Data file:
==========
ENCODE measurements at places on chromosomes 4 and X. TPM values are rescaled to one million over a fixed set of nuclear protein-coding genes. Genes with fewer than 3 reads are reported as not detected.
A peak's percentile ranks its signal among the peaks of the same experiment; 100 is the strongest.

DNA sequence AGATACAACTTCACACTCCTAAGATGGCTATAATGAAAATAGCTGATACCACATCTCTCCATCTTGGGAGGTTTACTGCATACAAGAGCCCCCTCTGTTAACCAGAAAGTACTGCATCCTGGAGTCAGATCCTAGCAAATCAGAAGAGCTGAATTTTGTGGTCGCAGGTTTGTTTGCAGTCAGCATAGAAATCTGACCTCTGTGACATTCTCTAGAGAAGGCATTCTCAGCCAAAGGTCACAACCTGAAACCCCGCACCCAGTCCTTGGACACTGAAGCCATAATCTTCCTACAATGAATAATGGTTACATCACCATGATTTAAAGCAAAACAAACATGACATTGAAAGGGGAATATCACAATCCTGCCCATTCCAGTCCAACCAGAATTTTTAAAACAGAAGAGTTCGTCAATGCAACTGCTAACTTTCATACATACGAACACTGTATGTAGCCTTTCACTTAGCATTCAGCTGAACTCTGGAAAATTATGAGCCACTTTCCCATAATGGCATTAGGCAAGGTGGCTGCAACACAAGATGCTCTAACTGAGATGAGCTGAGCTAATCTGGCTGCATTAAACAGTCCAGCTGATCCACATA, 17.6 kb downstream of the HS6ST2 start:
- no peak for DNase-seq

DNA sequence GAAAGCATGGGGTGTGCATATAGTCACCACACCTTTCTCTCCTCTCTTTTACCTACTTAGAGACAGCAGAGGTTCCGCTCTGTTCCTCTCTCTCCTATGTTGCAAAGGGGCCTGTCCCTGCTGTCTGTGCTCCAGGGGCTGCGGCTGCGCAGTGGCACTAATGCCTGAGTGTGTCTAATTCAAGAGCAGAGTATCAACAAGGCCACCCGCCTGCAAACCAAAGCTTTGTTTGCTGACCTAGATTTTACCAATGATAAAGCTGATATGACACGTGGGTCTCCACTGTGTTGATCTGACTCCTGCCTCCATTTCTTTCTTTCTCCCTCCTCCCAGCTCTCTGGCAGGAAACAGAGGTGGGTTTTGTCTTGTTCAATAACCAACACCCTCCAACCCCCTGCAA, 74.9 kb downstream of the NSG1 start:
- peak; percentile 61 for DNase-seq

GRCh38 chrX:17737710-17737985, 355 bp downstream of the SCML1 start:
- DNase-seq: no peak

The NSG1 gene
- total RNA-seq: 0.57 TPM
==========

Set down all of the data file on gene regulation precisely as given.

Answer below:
ENCODE measurements at places on chromosomes 4 and X. TPM values are rescaled to one million over a fixed set of nuclear protein-coding genes. Genes with fewer than 3 reads are reported as not detected.
A peak's percentile ranks its signal among the peaks of the same experiment; 100 is the strongest.

DNA sequence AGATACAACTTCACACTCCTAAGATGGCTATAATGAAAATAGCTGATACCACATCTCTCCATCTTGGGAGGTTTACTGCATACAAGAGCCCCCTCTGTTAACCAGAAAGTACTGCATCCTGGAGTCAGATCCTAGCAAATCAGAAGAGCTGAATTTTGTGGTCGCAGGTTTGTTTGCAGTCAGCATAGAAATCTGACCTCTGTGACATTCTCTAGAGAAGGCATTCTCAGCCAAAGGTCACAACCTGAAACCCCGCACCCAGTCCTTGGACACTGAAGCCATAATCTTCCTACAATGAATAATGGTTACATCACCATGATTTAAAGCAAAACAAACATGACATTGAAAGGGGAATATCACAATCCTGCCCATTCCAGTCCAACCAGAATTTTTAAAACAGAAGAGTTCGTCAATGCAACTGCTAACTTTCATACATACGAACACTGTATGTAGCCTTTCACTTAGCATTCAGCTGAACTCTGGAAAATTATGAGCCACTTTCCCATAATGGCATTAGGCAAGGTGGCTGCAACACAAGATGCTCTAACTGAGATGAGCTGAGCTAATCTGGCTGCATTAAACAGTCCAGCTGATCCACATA, 17.6 kb downstream of the HS6ST2 start:
- no peak for DNase-seq

DNA sequence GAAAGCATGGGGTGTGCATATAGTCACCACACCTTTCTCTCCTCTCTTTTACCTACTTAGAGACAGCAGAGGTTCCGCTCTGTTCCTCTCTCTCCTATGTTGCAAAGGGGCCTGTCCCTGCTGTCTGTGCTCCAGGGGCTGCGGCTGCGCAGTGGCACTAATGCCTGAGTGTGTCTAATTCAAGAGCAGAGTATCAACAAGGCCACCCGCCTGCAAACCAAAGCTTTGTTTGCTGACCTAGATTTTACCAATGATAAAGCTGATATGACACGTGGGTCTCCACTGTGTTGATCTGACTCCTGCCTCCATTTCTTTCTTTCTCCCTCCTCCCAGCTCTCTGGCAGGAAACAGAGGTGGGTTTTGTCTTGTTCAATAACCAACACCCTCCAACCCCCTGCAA, 74.9 kb downstream of the NSG1 start:
- peak; percentile 61 for DNase-seq

GRCh38 chrX:17737710-17737985, 355 bp downstream of the SCML1 start:
- DNase-seq: no peak

The NSG1 gene
- total RNA-seq: 0.57 TPM